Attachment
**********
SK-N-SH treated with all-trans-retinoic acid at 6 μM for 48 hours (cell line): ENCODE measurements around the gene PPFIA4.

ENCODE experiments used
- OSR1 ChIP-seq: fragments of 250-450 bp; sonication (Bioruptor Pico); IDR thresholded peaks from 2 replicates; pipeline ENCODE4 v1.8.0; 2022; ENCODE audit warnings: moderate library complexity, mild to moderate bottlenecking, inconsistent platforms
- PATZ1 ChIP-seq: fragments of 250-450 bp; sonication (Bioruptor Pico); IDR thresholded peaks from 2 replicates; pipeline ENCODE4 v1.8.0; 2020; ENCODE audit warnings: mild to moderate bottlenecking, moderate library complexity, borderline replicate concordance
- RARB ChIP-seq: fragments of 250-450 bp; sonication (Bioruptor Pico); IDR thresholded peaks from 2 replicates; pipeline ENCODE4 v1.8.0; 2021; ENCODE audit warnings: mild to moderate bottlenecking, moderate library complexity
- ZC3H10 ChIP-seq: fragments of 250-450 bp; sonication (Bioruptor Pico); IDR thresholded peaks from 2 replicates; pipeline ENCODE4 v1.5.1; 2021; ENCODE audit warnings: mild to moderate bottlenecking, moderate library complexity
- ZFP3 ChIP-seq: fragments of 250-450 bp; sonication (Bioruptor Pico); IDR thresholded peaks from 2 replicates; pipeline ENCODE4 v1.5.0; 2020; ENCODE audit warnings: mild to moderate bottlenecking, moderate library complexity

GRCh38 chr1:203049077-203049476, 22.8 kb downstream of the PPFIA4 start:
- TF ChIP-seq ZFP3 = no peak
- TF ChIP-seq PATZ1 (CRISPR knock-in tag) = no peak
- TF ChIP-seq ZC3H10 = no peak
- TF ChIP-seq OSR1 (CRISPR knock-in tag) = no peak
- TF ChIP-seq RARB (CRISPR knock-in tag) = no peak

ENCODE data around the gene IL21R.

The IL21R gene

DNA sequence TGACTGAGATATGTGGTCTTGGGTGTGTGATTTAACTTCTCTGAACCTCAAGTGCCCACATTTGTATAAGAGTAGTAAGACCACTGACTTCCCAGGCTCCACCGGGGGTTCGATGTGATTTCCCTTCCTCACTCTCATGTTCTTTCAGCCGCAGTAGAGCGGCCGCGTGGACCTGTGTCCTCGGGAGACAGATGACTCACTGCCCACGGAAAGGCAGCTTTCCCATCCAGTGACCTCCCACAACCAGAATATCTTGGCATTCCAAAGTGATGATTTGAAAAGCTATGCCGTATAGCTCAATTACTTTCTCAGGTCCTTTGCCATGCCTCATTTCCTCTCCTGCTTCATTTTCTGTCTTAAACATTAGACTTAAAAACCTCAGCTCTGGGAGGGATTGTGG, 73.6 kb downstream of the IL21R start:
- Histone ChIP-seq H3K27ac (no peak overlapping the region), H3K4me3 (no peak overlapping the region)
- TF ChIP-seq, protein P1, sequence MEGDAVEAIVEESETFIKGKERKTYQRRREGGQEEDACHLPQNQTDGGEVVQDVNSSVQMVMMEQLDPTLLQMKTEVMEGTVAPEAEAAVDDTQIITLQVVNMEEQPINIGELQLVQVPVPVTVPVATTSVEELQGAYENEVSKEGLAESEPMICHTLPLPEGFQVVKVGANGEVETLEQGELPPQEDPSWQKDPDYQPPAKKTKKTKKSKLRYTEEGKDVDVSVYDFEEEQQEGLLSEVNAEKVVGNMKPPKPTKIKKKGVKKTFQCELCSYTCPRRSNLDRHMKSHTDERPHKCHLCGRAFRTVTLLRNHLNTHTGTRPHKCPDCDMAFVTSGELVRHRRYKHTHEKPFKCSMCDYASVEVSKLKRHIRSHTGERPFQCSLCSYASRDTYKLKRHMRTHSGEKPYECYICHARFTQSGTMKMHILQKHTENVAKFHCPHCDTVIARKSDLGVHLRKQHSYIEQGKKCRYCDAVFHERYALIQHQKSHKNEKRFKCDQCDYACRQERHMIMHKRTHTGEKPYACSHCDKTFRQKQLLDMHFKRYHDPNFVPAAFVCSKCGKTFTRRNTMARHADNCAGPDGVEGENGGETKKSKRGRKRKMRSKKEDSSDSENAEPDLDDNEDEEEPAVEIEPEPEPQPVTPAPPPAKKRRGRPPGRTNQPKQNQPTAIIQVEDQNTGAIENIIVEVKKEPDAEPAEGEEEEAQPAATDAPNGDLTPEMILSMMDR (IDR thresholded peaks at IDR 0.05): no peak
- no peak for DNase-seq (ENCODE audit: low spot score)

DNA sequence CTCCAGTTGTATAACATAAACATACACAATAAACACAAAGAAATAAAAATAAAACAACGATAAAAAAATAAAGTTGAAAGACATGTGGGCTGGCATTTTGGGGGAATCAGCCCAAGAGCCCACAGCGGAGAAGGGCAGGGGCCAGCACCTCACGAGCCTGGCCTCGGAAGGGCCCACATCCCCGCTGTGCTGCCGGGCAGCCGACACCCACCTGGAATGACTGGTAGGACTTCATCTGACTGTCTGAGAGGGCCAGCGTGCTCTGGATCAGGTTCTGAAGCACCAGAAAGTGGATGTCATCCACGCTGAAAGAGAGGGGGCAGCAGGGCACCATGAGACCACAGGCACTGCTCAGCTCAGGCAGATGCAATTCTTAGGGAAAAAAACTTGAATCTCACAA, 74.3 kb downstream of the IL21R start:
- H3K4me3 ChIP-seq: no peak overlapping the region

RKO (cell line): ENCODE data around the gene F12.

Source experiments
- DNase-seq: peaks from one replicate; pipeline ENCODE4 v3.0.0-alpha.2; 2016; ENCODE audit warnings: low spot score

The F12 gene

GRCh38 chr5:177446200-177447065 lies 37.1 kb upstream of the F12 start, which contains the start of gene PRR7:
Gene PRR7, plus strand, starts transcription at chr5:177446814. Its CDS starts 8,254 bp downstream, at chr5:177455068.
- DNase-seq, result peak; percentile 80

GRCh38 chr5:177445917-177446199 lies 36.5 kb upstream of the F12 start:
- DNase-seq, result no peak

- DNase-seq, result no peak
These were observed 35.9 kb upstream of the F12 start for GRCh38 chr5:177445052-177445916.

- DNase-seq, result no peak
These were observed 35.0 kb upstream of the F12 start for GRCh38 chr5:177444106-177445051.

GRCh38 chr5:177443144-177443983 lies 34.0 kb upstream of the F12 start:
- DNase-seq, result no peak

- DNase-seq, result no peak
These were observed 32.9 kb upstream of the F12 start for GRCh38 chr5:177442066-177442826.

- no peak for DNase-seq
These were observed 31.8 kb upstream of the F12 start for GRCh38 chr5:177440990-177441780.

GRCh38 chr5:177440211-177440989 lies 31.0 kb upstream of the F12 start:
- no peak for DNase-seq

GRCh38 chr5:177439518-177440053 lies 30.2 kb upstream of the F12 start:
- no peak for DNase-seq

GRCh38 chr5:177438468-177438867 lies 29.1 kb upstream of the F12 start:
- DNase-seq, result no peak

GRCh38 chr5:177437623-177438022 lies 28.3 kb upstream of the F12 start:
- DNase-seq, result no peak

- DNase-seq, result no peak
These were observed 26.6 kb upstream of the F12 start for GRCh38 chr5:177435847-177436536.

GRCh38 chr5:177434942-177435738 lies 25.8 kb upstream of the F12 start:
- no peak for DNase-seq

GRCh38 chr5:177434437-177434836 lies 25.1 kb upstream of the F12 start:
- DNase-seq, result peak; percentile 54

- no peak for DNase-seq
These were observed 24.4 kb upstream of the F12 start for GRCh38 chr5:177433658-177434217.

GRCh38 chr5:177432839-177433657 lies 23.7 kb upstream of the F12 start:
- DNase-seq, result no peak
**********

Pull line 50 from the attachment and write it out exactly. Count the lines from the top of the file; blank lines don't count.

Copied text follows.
These were observed 26.6 kb upstream of the F12 start for GRCh38 chr5:177435847-177436536.